Soyal - Hopi Winter Solstice
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SOYAL

Kachinas Come Down from the Peaks to Establish Life Anew
The Hopi People, inhabitants of northern Arizona for over a thousand years, celebrate December as when the Kachinas come down from their home in the San Francisco Peaks to bring the sun back to the world. The Katsinam or Kachinas, spirits that guard over the Hopi, dance at the winter solstice Soyal Ceremony (Soyaluna or Soyalangwul), understood to mean “Establishing Life Anew for All the World.”
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Kachinas Come Down from the Peaks to Establish Life Anew
The Hopi People, inhabitants of northern Arizona for over a thousand years, celebrate December as when the Kachinas come down from their home in the San Francisco Peaks to bring the sun back to the world. The Katsinam or Kachinas, spirits that guard over the Hopi, dance at the winter solstice Soyal Ceremony (Soyaluna or Soyalangwul), understood to mean “Establishing Life Anew for All the World.”
Soyal is the winter solstice ceremony of the Zuni and Hopi peoples held December 21, the shortest day of the year. Participants ceremonially bring the sun back from its long slumber, mark the beginning of another cycle of the Wheel of the Year, and work on purification. Pahos prayer sticks are made prior to the Soyal ceremony, to bless all the community, including homes, animals, and plants. The sacred underground kiva chambers are ritually opened to mark the beginning of the Kachina season.
The Hopi Indians, who have lived in the highlands of northern Arizona for over a thousand years, divide their calendar into 12 months with different ceremonies each month.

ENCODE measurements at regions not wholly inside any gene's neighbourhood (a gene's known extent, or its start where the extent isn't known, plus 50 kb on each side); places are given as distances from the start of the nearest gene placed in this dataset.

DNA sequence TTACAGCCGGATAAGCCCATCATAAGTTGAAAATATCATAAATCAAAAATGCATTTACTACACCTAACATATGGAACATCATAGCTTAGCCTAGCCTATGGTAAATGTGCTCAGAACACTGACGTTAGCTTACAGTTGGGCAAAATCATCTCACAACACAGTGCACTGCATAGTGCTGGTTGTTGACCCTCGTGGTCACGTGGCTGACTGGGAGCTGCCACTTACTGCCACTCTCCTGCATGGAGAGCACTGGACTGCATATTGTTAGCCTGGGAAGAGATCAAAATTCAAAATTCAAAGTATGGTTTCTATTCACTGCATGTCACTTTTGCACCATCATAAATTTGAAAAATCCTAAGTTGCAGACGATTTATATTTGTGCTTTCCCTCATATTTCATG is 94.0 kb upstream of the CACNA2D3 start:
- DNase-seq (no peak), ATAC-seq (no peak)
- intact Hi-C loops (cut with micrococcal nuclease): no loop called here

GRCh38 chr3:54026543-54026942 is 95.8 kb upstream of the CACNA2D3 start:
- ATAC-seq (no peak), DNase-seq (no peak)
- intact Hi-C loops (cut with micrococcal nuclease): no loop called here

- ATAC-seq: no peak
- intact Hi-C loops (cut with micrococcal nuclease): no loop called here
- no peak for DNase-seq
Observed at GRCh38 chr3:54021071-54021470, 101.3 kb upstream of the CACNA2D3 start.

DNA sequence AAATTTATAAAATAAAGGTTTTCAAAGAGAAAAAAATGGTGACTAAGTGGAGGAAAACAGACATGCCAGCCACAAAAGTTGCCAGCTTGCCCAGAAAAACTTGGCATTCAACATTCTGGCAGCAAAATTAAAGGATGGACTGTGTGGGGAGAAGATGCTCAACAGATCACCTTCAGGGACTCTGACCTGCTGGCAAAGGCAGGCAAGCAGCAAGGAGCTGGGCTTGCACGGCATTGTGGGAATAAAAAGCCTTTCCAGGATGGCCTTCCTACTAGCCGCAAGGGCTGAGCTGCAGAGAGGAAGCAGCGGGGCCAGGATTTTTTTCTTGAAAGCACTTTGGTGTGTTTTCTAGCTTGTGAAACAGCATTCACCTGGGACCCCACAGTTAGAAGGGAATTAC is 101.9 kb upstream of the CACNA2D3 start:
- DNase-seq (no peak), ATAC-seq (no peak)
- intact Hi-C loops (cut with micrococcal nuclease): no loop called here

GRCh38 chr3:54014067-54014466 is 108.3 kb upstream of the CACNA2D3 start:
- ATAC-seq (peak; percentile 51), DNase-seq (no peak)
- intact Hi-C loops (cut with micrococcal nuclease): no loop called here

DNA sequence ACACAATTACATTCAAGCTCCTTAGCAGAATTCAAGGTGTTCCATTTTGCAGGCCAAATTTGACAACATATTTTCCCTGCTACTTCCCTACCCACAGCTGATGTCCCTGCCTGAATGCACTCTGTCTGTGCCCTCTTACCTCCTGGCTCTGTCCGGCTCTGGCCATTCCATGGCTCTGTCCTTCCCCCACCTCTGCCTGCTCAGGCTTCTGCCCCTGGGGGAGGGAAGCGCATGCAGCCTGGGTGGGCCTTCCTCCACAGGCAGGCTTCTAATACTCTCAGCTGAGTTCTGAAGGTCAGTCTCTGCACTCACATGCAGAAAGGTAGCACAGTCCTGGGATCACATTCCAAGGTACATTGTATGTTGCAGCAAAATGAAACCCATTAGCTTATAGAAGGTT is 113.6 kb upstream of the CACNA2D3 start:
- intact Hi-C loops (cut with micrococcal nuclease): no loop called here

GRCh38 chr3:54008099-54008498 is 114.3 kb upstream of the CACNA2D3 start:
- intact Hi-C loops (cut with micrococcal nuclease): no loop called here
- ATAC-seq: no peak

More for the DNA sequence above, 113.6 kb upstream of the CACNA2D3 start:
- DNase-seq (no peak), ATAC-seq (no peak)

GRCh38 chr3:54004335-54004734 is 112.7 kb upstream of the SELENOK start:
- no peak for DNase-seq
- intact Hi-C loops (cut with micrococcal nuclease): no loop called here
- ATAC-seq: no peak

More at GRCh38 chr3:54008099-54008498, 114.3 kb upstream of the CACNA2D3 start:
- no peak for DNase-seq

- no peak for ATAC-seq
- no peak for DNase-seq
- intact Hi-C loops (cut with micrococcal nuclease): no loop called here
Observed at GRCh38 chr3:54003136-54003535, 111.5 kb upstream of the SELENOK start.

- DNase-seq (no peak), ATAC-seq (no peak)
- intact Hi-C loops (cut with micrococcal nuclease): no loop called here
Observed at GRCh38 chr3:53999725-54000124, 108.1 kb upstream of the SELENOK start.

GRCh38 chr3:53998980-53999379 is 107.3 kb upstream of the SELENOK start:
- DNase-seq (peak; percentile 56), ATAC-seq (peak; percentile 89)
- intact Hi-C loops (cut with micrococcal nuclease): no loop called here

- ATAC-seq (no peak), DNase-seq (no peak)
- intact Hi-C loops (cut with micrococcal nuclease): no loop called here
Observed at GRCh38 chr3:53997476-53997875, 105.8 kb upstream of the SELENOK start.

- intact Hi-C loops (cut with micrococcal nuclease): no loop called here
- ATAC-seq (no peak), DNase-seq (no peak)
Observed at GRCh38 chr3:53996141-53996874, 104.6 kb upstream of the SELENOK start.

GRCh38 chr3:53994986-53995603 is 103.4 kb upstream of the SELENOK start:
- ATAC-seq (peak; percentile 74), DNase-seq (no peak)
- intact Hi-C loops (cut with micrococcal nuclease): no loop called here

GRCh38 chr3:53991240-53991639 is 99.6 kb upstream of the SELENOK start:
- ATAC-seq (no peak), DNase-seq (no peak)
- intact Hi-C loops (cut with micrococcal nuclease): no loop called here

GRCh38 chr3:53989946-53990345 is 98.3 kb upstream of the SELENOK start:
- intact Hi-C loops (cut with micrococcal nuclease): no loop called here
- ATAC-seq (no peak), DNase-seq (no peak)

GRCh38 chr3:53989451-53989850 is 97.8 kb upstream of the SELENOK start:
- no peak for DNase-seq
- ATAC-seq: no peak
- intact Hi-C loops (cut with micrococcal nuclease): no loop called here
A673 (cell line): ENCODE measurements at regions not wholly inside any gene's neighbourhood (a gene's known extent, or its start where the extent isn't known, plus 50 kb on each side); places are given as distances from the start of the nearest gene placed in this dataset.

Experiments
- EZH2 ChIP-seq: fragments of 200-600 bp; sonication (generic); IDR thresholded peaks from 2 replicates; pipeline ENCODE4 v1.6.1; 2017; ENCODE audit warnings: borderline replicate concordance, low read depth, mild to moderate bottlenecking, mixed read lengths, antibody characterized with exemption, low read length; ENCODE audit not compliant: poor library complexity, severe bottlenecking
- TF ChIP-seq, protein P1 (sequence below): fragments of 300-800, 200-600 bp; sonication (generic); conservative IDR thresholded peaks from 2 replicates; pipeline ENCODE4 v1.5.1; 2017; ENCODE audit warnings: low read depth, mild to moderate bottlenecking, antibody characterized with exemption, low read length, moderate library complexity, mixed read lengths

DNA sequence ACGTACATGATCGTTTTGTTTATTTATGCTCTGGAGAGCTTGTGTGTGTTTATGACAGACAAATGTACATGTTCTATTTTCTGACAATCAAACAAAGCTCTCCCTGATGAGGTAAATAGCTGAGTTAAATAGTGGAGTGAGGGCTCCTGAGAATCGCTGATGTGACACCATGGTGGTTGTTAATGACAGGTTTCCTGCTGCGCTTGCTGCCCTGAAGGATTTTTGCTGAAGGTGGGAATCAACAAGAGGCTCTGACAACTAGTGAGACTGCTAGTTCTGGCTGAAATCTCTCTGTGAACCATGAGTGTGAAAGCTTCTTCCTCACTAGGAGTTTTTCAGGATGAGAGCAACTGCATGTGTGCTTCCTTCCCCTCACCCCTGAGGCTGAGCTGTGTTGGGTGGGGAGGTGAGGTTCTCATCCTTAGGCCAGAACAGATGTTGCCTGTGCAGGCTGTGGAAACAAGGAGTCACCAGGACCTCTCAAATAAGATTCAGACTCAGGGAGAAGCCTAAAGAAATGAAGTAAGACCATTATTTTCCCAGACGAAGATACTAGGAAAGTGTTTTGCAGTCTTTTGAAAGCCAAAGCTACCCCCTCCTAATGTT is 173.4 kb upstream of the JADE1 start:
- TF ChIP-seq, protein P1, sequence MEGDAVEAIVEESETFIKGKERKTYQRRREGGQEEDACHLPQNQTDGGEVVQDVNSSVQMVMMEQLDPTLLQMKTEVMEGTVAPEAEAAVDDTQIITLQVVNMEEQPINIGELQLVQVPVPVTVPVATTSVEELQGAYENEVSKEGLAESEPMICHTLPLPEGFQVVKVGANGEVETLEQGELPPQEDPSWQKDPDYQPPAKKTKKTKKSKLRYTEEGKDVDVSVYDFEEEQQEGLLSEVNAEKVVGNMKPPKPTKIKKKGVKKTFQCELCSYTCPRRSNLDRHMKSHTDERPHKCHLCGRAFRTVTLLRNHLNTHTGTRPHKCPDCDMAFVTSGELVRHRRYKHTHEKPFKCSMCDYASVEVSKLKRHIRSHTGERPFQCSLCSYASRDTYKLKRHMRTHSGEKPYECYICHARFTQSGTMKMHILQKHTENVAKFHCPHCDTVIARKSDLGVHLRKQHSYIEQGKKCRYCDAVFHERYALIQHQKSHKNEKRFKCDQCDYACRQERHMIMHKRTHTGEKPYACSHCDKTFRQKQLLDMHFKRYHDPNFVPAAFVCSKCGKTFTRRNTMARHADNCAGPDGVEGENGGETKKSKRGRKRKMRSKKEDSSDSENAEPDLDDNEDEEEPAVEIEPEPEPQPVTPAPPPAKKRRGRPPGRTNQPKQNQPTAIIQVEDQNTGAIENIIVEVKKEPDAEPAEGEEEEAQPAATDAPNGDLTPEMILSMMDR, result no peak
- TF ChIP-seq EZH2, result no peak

December is the month where the katsinas or kachinas, the spirits that guard over the Hopi, come down from their world at the winter solstice or Soyal (also referred to as Soyaluna and Soyalangwu). They remain with the people for the first half of the Wheel of the Year until the summer solstice, when they return to their home in the mountains. The kachinas are benevolent anthropomorphic beings, who can be male or female, and represent a host of animals, plants, and natural phenomena. They are greatly celebrated and revered and their presence is associated with rain, crops, and healing the sick.
The Soyal Solstice Ceremony is also called the Great Feast of the Winter Solstice and is celebrated by the Southwest Pueblo, Zuni and Hopi tribes of Native Americans. The Soyal solstice ceremony is held on December 21 which is the shortest day of the year in the Northern Hemisphere and marks the Winter Solstice. The purpose of the Soyal ceremony and ritual is to bring the sun back from its long winter slumber. The Soyal Solstice Ceremony is a major Hopi ceremony which is celebrated over a period of 16 days which starts with prayers and supplications and ends with a feast and Kachina Dance. The Native American name for this important ceremony is 'Soyalangwul' from which the term 'Soyal is derived.
Soyaluna is part of the tradition of the Hopi Indians, one of the Native American tribes of North America. The history of this and other Native American cultures dates back thousands of years into prehistoric times. According to many scholars, the people who became the Native Americans migrated from Asia across a land bridge that may have once connected the territories presently occupied by Alaska and Russia. The migrations, believed to have begun between 60,000 and 30,000 B . C . E ., continued until approximately 4,000 B . C . E . This speculation, however, conflicts with traditional stories asserting that the indigenous Americans have always lived in North America or that tribes moved up from the south.
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